When I saw the Duomo for the first time, I was stunned by the magnitude. I remember sitting on the steps in the early hours of the morning and staring up at the architecture in silence; I was the only person left in the piazza, but it felt like I was the only person left in the world. There’s something about being alone next to the goliath of a church that makes you feel so small, like you are just a dot in a Seurat painting, tiny but essential.
Being in Florence often felt like that — I was swept up in things that seemed so much bigger than I was. As a student abroad who had never travelled before, I wanted to understand the hype. I wanted to know why Michelangelo’s David filled art textbooks and why people squeezed into every empty space on the Ponte Vecchio. I wanted to see the city from every angle, from the dark cobblestone streets to the top of the red roofs. If I inspected it closely enough, could I finally unlock its secrets?
It didn’t take long for me to realize that my thirst to know Florence couldn’t be satiated easily. I had once laughed at the notion of Stendhal syndrome, but I began to wonder if it was time for a self-diagnosis. There were times when I would take a moment to take in at my surroundings and find myself so overcome with emotion that I had to sit down for a moment. Looking at the architecture for too long left me feeling dizzy. It made my head hurt and my heart swell.
That’s what happens when you explore Florence for the first time. You get caught up in the big pictures, but how can you not? There’s a reason writers still describe the way the sun kisses the Arno at dusk and why artists can’t stop their paintbrushes from forming the elegant arch of the cupola. Those are the things I missed the most when I boarded the plane to go back home. Those are the sights that haunted my dreams for months after.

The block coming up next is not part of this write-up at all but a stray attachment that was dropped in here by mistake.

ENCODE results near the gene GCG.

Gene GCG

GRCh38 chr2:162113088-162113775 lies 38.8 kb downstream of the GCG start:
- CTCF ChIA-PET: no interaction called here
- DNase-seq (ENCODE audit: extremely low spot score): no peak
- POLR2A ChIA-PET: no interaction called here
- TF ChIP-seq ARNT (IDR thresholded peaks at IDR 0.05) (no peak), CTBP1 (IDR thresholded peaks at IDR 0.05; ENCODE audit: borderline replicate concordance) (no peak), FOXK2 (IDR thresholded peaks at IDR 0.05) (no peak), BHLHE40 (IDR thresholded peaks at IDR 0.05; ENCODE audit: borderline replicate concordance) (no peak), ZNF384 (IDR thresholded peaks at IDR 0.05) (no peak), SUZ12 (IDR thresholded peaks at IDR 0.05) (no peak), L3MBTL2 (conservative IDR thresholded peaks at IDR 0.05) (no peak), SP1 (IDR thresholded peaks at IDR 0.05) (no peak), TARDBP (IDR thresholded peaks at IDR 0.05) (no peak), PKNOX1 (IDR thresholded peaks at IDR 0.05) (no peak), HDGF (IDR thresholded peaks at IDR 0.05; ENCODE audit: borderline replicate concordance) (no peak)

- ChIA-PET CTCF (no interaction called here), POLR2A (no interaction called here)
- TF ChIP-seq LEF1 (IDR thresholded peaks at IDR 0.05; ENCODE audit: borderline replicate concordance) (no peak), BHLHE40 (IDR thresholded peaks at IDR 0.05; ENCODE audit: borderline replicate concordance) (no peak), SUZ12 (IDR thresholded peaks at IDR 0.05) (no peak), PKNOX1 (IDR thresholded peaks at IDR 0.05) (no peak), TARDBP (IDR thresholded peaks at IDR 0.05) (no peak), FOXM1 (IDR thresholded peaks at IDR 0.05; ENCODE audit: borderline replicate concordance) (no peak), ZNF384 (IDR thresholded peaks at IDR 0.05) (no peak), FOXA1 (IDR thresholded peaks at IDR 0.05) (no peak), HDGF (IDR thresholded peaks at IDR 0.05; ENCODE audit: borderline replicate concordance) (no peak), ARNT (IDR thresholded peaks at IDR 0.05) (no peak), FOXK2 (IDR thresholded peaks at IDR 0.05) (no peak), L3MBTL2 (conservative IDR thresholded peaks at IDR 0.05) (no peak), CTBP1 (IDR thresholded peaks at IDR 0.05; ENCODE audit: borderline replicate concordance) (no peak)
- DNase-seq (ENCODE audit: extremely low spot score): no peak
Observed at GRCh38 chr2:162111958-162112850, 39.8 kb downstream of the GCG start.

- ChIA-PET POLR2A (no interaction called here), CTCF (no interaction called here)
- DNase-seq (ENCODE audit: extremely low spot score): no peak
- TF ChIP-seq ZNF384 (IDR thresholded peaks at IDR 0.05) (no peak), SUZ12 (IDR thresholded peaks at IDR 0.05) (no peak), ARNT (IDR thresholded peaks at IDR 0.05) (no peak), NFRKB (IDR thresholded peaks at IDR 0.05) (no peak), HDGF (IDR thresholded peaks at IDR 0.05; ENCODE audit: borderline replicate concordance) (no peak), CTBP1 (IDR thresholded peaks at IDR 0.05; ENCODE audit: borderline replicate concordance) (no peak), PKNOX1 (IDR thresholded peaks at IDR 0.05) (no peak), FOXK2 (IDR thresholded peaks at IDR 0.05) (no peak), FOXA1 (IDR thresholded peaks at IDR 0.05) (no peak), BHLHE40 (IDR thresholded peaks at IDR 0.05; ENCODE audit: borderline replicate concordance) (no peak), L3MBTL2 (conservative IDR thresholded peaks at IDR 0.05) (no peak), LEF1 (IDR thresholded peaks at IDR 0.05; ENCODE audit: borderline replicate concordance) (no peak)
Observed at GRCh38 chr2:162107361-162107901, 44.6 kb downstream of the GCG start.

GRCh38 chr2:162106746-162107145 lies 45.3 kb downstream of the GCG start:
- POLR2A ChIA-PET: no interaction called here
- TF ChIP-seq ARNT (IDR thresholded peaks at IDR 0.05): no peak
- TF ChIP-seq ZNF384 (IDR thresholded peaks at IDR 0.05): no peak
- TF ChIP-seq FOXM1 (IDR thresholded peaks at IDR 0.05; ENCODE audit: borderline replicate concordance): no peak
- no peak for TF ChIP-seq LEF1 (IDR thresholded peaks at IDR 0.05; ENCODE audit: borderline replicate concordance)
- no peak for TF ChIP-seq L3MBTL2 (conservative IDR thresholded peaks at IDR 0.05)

One year later, when I saw the Duomo again, I wasn’t as awed at the size as the details. Had I simply never noticed the intricacy in the design? There was something tantalizing about the white and green façade, something striking about the mosaics above the doors and the statues of the prophets that gazed down from above. I could stare forever and never notice everything, but I tried anyway. It was too enticing not to.
Being in Florence the second time often feels like that — now that I’m no longer distracted by the magnificence of it all, I can appreciate all the details I hardly noticed the first time. Like how when I’m sitting in my kitchen, I can hear families in surrounding apartments speaking loudly in Italian over dinner, their plates clinking against the table in a cacophonous, familiar tune. Or how I still find little surprises on every corner, like a poem pasted to a building or a picture painted on a wall, inconspicuous but exposed. I even look forward to walking by the same shops on my way from work each day and greeting the store owners, who now recognize me well enough to throw me a joke or offer me a glass of wine. It’s amazing how many little details you start to notice in places you thought you knew so well. You just never knew to look for them.
Those are the things that aren’t advertised in travel guides, that aren’t recommended by friends or written about by bloggers. But they’re what made me fall in love with Florence all over again, and then again and again. I no longer need to spend all my days exploring the centro when there is so much to love in the streets surrounding my own apartment. The aspects of Florence I’ve come to appreciate are rooted in everyday life, in the flow of home and work and all the commutes in between.
And it’s not that I’m no longer awed by the size of the Duomo. I still find myself pausing on the Ponte alla Carraia to catch an extra glance at Ponte Vecchio, and I still wonder about artists and poets of the past. It’s just that I found new things to appreciate too, little everyday moments that fill me with just as much happiness as the big things. Because that’s what makes the Duomo the Duomo: it’s not just about the size, and it’s not just about the details. Without both, you wouldn’t have the heart of our beloved Florence.